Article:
Wanting the teachings of Dharma to reach as many people as possible, Khenchen Rinpoche has quickly adapted himself to Western forms of communication. He has made appearances on television, been a guest on many radio programs, lectured extensively at colleges and universities, and spoken to the public through countless newspaper articles. Between 1983 and 1990, Khenchen Rinpoche singlehandedly translated critical Drikung Kagyu practices, prayers and histories into English. The originals of the texts were all written out by his hand: Achi Chokyi Drolma, Amitabha, Bodhicitta, Chakrasamvara, Chod, the complete Ngondro, Five-fold Mahamudra, Four-Session Guru Yoga, Green Tara, Lama Chopa and tsok, Mahakala, Mandala offering, Manjushri, Medicine Buddha, Milarepa Guru Yoga, Nyung Ne, Peaceful Guru Padmasambhava, Phowa, Refuge, Chenrezig, Vajrapani, Vajrasattva, Vajrayogini, and White Tara. The Illusory Body teachings, Supplication to Tara, Treasury of Benefit and Happiness, Meaningful to Behold, many other prayers and three of his four books were all translated and published during this time. This priceless work formed the essential base from which the holy Dharma could be taught and practiced.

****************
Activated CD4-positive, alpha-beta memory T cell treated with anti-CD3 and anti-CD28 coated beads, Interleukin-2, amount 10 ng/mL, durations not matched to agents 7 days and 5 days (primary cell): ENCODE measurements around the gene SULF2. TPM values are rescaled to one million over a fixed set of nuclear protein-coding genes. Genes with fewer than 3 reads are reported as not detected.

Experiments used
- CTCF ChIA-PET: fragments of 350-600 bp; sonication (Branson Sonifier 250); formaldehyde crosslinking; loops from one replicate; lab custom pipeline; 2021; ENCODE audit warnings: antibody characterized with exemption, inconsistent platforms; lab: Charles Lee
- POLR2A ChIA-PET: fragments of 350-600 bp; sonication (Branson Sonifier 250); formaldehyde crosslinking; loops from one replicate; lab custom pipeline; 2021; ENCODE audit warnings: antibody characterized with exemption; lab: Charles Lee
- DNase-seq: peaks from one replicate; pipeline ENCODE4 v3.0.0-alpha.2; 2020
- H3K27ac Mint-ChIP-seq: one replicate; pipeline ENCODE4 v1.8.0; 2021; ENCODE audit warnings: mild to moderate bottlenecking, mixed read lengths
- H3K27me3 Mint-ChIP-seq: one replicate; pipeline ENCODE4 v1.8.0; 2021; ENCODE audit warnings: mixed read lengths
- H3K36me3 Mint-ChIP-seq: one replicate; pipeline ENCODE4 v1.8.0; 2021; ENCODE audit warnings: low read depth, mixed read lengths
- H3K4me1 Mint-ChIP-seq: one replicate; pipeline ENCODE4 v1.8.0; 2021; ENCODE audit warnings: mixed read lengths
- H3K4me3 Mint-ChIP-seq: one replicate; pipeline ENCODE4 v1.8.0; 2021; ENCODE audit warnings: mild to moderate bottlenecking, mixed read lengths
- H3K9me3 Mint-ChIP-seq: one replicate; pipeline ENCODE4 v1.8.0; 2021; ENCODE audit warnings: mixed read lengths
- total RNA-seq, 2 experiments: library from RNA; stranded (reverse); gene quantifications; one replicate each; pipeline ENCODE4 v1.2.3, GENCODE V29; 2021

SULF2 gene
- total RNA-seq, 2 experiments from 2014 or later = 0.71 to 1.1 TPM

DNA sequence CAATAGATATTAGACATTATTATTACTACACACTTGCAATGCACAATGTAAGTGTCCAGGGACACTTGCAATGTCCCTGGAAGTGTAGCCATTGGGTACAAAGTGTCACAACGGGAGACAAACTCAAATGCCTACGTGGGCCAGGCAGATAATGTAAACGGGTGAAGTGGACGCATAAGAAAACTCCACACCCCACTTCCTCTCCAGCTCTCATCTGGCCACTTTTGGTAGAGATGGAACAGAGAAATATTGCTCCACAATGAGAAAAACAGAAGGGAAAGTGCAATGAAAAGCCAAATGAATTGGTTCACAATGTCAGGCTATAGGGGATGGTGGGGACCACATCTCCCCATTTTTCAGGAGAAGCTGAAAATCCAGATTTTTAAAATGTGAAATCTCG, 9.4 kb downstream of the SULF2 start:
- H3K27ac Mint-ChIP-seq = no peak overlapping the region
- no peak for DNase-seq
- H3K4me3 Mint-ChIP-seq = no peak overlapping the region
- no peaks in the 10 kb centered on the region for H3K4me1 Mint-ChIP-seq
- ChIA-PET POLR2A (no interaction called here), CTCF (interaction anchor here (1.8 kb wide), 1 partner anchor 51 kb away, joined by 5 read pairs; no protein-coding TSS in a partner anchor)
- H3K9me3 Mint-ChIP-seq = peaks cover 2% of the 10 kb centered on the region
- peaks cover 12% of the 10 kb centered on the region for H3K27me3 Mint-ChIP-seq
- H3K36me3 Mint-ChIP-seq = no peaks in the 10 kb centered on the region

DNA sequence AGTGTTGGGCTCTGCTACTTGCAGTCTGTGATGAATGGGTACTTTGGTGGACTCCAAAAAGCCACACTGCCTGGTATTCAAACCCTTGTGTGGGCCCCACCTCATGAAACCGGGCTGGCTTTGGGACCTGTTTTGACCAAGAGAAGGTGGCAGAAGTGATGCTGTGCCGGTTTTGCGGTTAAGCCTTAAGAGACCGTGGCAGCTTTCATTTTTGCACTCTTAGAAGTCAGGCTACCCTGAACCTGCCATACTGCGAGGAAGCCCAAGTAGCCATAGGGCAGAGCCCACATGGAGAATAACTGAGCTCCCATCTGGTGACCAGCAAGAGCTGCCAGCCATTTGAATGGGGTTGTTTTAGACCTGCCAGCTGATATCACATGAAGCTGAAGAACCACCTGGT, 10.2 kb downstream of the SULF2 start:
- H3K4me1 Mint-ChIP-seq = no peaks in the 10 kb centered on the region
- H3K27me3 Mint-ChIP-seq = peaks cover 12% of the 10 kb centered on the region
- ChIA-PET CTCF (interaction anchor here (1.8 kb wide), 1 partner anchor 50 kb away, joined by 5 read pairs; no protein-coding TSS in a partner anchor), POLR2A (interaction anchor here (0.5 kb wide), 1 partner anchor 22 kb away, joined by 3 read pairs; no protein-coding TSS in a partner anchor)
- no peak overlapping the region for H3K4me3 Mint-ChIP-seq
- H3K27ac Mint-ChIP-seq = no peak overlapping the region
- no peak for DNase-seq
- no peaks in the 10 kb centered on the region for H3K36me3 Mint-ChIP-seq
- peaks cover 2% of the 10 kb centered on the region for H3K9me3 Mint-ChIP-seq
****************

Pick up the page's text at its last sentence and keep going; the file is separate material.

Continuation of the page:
For different reasons, Khenchen Rinpoche and the Tibetan Meditation Center moved to Frederick, Maryland in November 1991. Nestled inside a state park, the Center is now situated on four wooded acres. A small temple has been built there, and was consecrated by His Holiness Chetsang Rinpoche in 1994. With this larger facility and in surroundings more conducive to contemplation, Rinpoche has been able to benefit even more people with his teachings. Now that Western students are becoming interested in long term retreat practice, plans are being made to establish a residential retreat center nearby.
In more recent years, Khenchen Rinpoche spends a great deal of his time traveling in order to give teachings and lead retreats. He has established centers throughout the US and in Chile, and he frequently visits in Europe, especially Germany and Austria, as well as Southeast Asia. Last year, he taught the Gong Chik to the monks and nuns at the Drikung Kagyu Institute in Dehra Dun, India . With the financial assistance of the Tibetan Meditation Center's Text Project, Rinpoche arranged for 1,200 copies of the text to be printed, and then distributed them to monks, nuns and monasteries in India, Nepal and Tibet.